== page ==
A New Composition of High Heat General
Purpose Polystyrene (High Heat GPPS) Resin
K C Basavaraju1* , Darshan Jayanna1, Subodh Kumar Pal1, Roshan Jha1 and Bander Al Farhood2
1PETCHEM Department, SABIC Technology Center, India
2PETCHEM, SABIC, Riyadh, Saudi Arabia
Submission:February 15, 2021;Published: March 22, 2021
*Corresponding author: Basavaraju KC, PETCHEM Department, SABIC Technology Center, Bengaluru, India
How to cite this article:K C Basavaraju, Darshan J, Subodh Kumar P, Roshan J, Bander A F. A New Composition of High Heat General Purpose
Polystyrene (High Heat GPPS) Resin. Academ J Polym Sci. 2021; 4(5): 555650. DOI: 10.19080/AJOP.2021.04.555650
A new composition of high heat general-purpose polystyrene (High heat GPPS) resin synthesis is discussed. The new composition of resin
involves addition of cross-linker/comonomer in very low concentration during synthesis process. Commercially available vinyl cross-linkers like
divinylbenzene (DVB), Ethylene dimethacrylate (EDM), Tricycle (5.2.1.02,6) decanedimethanol diacrylate (TDDDA), Dicyclopentadiene (DCPD)
and vinyl comonomer like maleic anhydride, α-methylstyrene have been evaluated via bulk polymerization method. DVB showed enhancement
in the heat distortion temperature (HDT), vicat softening temperature (VST) & melt flow index (MFI) compared to the benchmark grade of GPPS,
whereas other mechanical and impact properties remained same or better than benchmark grade under identical methods of measurement.
Keywords: Divinylbenzene; Cross-linked; Branching; Polymerization; Heat Distortion Temperature (HDT); Melt Flow Index (MFI)
Polystyrene (PS) is a multipurpose polymer used in varied
applications in rigid and foamed forms. Based on orientation
of phenyl group on the polymer backbone, polystyrene can be
classified into isotactic, syndiotactic and atactic. Isotactic or
syndiotactic polystyrene prepared by metallocene catalyst can
give HDT/VST around 250 oC and shows lowest specific gravity
compared to any other engineering plastics in the market .
XAREC is world’s first syndiotactic polystyrene commercialized
by Idemitsu Corporation, used in electronic component
molding . The first two are commercially not important due
to complexity in the synthesis and processability compared to
atactic polystyrene. Atactic polystyrene is known as generalpurpose
polystyrene (GPPS). It is produced by simple thermal
initiated radical bulk polymerization . GPPS is clear, hard and
can be used in packaging, household items, and electronics. The
excellent physical and processing properties make GPPS suitable
for many applications as compared to any other plastics, but its
glass transition temperature (Tg) is only 100 oC that leads to limit
its use in certain applications. Tg dictates the continuous service
temperature that is a very important factor for polymer to evaluate
its processing and application performance. Therefore, there is a
demand for high Tg GPPS. Some efforts have been reported in this
direction by copolymerizing styrene with maleimide and imide,
which act as hydrogen-bond interaction site in the copolymer
. Although there is no direct relation between Tg and HDT in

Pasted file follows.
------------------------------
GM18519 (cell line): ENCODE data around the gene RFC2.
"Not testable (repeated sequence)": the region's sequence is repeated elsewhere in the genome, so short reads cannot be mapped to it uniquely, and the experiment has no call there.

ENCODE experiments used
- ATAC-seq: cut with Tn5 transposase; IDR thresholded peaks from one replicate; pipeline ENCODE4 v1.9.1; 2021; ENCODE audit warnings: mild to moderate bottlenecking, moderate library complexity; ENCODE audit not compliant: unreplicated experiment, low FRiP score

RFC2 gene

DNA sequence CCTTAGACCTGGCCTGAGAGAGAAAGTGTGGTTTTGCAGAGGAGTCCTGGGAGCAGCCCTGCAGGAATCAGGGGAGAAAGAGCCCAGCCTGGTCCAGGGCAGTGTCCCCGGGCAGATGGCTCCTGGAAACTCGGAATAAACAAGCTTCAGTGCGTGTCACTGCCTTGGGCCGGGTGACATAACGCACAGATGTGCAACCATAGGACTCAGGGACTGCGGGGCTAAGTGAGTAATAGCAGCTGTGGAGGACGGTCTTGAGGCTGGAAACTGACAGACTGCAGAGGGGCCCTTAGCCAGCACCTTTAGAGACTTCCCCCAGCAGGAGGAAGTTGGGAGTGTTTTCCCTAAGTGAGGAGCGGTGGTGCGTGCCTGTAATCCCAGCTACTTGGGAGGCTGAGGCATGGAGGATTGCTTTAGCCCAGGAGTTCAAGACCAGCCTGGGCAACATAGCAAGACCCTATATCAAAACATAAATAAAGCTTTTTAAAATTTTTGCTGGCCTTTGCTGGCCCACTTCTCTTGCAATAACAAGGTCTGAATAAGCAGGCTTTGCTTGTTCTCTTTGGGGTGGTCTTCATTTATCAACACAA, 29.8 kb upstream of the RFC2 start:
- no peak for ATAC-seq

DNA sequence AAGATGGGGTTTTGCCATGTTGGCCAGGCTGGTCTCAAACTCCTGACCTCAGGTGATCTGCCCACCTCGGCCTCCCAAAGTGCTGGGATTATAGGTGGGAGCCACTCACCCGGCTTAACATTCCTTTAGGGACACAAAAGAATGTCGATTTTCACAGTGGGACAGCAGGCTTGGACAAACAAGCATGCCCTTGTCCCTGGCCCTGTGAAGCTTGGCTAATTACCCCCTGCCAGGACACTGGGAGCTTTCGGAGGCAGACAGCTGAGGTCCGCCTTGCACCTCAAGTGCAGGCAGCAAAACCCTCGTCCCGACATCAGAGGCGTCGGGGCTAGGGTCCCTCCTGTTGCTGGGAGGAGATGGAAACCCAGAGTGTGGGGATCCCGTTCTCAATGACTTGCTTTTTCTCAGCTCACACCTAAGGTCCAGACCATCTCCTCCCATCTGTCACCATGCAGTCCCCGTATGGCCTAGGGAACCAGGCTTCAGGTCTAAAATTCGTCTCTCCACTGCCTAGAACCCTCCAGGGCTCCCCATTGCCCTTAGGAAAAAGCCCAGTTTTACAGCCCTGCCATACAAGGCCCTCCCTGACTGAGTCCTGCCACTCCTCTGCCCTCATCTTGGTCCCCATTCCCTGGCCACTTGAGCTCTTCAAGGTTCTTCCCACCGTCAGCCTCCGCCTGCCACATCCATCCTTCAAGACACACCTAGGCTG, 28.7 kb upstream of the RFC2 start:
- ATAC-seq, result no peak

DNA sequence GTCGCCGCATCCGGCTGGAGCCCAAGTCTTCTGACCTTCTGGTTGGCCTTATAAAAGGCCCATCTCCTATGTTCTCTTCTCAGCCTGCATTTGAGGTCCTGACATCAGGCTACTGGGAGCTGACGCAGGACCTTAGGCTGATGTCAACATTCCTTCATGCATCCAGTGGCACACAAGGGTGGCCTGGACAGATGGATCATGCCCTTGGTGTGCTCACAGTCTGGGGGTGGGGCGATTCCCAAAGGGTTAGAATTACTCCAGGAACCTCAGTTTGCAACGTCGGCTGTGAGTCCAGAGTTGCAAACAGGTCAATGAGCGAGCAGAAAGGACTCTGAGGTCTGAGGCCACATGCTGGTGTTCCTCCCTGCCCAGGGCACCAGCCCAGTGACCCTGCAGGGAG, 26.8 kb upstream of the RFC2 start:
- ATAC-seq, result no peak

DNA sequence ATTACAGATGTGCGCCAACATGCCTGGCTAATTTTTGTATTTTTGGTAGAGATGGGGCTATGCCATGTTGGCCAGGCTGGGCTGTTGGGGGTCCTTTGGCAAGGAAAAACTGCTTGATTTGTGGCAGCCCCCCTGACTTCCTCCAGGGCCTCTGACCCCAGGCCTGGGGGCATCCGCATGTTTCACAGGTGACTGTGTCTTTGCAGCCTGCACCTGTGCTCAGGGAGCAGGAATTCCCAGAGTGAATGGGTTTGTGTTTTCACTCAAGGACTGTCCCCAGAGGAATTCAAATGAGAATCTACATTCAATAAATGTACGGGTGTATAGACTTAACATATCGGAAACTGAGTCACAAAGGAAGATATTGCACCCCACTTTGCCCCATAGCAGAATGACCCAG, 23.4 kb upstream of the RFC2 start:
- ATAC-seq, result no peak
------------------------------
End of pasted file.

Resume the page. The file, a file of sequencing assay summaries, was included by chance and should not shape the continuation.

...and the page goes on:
polymers, but in amorphous polymer like GPPS, HDT is close to
HDT can be improved by increasing the interaction of chains
or by restricting the chain mobility at elevated temperature.
Although GPPS synthesis process is well established and matured,
the market requirement and customer application always demand
to develop new process or improve the efficiency of the process.
Vinyl based anhydrides, amides, maleimides and methylstyrenes
have been explored as comonomers in different loading to
enhance the heat resistance of polystyrene [4-5]. This is generally
achieved by introducing heteroatom containing monomer in the
polystyrene chain, which leads chemical irregularity or steric
hindrance in the polystyrene chain. GPPS has been widely used
in food packaging containers, disposable containers, kitchenware
& cutleries owing to its excellent transparency, water resistance
and colorability. Molded articles prepared by GPPS with lower
HDT/VST can undergo structural deformation especially when they are used in hot filled applications and lower HDT can affect
the production rate during molding due to the long cycle time.
Good thermal properties like higher HDT/VST along with flow
are important requirement for the product performance with
better heat stability & shorter cycle time in the production line.
Therefore, our research was focused in first instant to increase the
Tg and HDT/VST, without affecting flow properties.
The molecular weight of intermediate samples and final
polymer was measured by GPC at 40 oC (Make-Shimadzu,
Class-VP). THF was used as mobile and diluent solvent, sample
concentration 2 mg/ml, column specification- PLgel 5 μm
MIXED-C, 300 x 7.5 mm, Detector- UV @254nm, standards-
Monodispersed polystyrene standards.
Differential scanning calorimetry (DSC) of the samples was
done with TA Instruments/DSC Q 1000 by heating the samples
from room temperature to 160 ºC and heating rate always
maintained at 10 ºC/min in nitrogen atmosphere.
Unreacted residual styrene monomer was detected and
quantified by high performance liquid chromatography (HPLC)
Agilent HPLC-1260 series. The chromatographic condition are as
follows, column- Agilent Zorbax,-C18, (4.6X150mm), 5μ; Mobile
phase: Reservoir A -0.02% Orth phosphoric acid in Milli-Q water,
Reservoir B-Methanol, Reservoir C - Acetonitrile at different
gradients. Flow rate 1 ml/min, detector-diode array detector,
wave lenth-254 nm. Column temperatue-40 oC.
Injection molded specimens are conditioned for 48 h at 23 oC
& relative humidity at 50%. Tensile strength was measured were
accordance to ASTM D638, on Zwick 2.5 RTI-UTM machine. Izod
impact notched was measured as per the ASTM D256.
The following comonomers/cross linkers were screened
in 100 g batch scale, the concentration of comonomer was
maintained at 0-5 wt. %.
Styrene with comonomer was transferred to the pre-heated
(128 oC) glass reactor, the residence time/reaction time and
temperature were increased at four different time intervals to